• Hi, one more question – if we’re planning to use LE CARROUSEL DU LOUVRE entrance, is it better to buy tickets online, or is it for people without tickets only?

    • You should be able to pass through the Carousel du Louvre security entrance and enter the area of the Louvre under the glass pyramid, where you’ll be able to actually enter the museum with your ticket (or purchase one)! Personally we always think it’s better to purchase in advance, in case there are long lines at ticketing. In the end it’s up to you!

  • I have a question: if you have a museum pass would you be able to pass all the long lines? Also I never understand long lines are for people to buy tickets or it’s just one line to buy tickets then security then enter?

    • Hi Seema,

      The museum pass is viewed as a pre-purchased ticket so you should be able to skip the line of people waiting to purchase tickets. There are signs indicating which line is for who, but if you have any questions go to the front of the line and ask the Louvre security staff there, to be sure you’re going in the right line.

  • Thanks for the detailed overview. I pre-purchased a timed entry online from the Louvre website (5:30 pm on a Friday evening) for a visit that we’re planning this July. Do we still need to plan to arrive at one of the suggested entrances really early or does a timed entry allow one to gain access without a long wait?

    • Hi James, I would recommend arriving a bit early, but maybe only about 15 minutes or so – the timed entry is designed to allow you to skip the long wait. There is still a security line you must go through but that can’t be helped!

      As a note, a Friday evening is the perfect time to go since the Louvre will be much less crowded. The lines you’ll run into at 5:30pm will be NOTHING like the lines you would see during the day. So that should relieve you a bit!

  • Curious about the 18 and under free, if we are two adults and buy tickets on line, and have one 16 year old. Can we all use the Carousel entrance? And does my daughter have to wait in line anywhere to get a “free” child ticket?

    • Hi Kristina!

      To answer your question, yes, you can all definitely use the Carrousel entrance. But, just for so that you are aware, even if you do have your pre purchased tickets, you will all have to stand in the line for security. Regarding your daughter – she doesn’t need to wait in line for a ticket, she’ll just need to show a form of identification at the entrance to the galleries to confirm her age. We hope this helps!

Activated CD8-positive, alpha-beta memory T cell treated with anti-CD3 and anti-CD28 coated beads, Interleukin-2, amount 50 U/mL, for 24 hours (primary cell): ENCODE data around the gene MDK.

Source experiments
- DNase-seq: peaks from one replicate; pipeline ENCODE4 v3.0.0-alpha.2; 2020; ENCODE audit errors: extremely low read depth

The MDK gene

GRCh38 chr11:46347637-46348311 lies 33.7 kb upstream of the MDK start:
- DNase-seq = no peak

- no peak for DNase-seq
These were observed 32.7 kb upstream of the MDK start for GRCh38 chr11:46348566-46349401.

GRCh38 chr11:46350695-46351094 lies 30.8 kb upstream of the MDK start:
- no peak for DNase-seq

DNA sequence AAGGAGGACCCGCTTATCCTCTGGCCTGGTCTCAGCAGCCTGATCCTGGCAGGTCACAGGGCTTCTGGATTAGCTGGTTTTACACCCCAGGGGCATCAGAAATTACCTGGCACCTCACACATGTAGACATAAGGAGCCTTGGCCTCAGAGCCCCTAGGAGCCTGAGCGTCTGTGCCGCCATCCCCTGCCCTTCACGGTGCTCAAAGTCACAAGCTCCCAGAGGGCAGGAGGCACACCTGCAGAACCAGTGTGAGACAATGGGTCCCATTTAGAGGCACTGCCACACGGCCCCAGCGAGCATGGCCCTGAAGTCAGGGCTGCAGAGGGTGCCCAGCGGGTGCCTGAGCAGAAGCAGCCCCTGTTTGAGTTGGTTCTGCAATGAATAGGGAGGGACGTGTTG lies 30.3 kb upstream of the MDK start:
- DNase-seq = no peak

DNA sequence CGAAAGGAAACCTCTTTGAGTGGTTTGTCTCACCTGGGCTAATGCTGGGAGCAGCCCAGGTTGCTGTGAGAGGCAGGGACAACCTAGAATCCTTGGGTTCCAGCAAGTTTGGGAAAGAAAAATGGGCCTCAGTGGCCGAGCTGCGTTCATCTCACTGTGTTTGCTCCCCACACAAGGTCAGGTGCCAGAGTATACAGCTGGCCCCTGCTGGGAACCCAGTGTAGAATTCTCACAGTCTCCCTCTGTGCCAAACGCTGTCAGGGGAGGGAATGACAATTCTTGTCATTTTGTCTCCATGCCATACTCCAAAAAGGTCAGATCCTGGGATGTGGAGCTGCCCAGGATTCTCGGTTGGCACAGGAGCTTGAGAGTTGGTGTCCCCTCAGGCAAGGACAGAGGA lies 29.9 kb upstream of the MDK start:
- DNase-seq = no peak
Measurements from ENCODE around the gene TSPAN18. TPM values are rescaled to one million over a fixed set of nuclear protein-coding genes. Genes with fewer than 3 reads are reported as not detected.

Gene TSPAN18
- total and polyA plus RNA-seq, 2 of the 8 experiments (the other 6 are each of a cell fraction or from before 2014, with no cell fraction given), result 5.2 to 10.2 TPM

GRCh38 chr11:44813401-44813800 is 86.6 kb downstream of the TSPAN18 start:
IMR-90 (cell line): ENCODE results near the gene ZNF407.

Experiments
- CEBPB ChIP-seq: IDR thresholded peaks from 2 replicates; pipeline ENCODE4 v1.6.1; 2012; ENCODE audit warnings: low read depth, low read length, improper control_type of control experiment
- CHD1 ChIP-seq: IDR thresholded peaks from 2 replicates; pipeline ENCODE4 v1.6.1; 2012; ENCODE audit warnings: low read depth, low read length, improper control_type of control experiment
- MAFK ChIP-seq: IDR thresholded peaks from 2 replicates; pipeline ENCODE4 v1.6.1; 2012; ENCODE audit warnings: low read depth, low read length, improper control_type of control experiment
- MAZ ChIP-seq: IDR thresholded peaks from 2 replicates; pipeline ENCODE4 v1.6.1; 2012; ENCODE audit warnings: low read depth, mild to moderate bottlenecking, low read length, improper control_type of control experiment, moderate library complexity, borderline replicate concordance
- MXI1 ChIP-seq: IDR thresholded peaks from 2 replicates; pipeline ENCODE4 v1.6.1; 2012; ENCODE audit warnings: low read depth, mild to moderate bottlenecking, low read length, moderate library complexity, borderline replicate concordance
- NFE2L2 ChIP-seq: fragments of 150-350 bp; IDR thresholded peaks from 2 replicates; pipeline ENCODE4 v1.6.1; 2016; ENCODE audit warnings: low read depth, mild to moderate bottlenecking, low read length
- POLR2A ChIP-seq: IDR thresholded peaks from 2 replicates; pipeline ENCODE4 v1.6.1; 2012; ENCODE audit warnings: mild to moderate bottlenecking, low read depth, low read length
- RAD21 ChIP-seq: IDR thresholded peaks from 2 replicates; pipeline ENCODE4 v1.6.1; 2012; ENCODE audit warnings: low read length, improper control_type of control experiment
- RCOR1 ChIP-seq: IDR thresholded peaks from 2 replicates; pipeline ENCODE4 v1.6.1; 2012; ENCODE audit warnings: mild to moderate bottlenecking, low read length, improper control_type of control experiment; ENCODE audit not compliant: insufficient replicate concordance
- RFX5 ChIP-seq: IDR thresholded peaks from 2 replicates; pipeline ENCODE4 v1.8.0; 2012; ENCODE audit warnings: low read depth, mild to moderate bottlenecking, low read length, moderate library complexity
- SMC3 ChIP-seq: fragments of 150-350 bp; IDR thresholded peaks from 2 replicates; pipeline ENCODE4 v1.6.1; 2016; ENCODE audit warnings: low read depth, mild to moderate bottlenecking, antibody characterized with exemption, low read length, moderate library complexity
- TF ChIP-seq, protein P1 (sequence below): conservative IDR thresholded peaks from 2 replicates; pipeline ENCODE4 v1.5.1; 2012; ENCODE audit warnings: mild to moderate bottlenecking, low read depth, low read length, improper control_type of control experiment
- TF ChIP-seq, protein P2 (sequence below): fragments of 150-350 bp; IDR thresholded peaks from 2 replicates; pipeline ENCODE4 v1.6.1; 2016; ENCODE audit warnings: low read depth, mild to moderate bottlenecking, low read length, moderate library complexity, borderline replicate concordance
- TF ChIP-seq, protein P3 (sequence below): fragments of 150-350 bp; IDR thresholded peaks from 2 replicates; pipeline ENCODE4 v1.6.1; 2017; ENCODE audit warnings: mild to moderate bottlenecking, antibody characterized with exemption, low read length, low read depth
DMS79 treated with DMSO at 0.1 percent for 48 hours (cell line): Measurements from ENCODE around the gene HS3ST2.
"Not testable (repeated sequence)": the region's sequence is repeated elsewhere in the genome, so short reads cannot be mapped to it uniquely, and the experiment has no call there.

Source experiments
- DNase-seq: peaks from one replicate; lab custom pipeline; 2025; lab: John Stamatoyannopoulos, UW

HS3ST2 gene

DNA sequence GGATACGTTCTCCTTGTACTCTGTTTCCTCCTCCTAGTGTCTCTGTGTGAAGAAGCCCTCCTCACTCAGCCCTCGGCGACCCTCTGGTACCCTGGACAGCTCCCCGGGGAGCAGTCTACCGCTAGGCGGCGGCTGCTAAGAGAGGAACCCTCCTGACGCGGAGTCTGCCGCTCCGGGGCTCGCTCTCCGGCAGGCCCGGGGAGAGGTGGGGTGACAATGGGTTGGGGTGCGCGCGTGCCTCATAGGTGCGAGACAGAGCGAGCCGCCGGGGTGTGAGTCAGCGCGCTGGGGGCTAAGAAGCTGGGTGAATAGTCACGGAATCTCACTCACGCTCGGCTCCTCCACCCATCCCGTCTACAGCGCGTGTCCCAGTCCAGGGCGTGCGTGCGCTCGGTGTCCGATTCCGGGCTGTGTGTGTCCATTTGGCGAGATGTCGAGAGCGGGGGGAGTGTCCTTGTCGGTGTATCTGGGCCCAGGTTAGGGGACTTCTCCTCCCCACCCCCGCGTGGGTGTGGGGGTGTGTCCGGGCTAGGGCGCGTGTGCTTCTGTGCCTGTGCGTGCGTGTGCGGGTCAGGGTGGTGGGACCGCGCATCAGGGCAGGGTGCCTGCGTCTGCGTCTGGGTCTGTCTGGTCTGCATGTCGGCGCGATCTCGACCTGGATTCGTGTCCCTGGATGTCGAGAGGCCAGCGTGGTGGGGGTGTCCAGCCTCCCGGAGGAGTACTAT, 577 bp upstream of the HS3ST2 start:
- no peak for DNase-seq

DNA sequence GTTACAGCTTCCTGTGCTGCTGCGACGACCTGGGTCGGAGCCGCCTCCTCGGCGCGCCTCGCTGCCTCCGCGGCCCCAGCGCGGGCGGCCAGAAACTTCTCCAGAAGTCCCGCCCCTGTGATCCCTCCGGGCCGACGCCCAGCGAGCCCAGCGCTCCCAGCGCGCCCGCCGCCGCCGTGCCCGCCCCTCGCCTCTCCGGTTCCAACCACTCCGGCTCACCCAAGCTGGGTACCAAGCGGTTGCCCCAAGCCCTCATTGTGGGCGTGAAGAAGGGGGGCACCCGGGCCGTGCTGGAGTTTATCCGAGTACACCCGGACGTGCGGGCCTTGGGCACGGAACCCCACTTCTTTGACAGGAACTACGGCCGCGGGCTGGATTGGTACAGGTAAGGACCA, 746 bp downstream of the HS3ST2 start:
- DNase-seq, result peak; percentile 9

• I’m waiting in the Carousel line right now and they’re telling me it’s about 45 minutes. Might be shorter than the outside line but it’s not quite a secret anymore.

    • Thanks for the update Jon! Oof, that doesn’t sound fun. But compared to the typically 2 hour minimum wait for the Pyramid entrance, it’s not so bad! Also, it’s incredibly cold in Paris now, so that likely has something to do with it… travelers are searching for a way to be inside instead of out there in the -5 C air.

  • Karen (or Claire or Emily or….),
    Thanks for the on-line tips. They really help to plan the Paris/Louvre campaign!

    My wife and I are coming to Paris in late March 2018, i.e. very soon. After reading your tips, our Plan A is to head for Le Carrousel to enter the Louvre. But I have a special situation. I’m a leg amputee; I walk on crutches. I walk miles on crutches, so I’m not worried about stairs or accessibility issues. But I keep reading that disabled people can get in a special entrance, no waiting, even for free. Does that apply to me? Who is “disabled”? I don’t have any ID to prove that I’m disabled; I just show up with one leg on the ground and air on the other side. My wife has normal mobility and would need a normal ticket. So should we buy advance tickets and where should we enter? Really appreciate your inside knowledge on this. Thanks
    Paul

    • Hi there Paul! Thanks for reading – we’re super happy you’ve found the information useful. Let me get right to your question. Reduced mobility visitors can enter the Louvre through the Pyramid (main) entrance, just by walking to the front of the line. They don’t make you wait in line. After security, there’s an elevator there which will take you down to the ticket purchase area.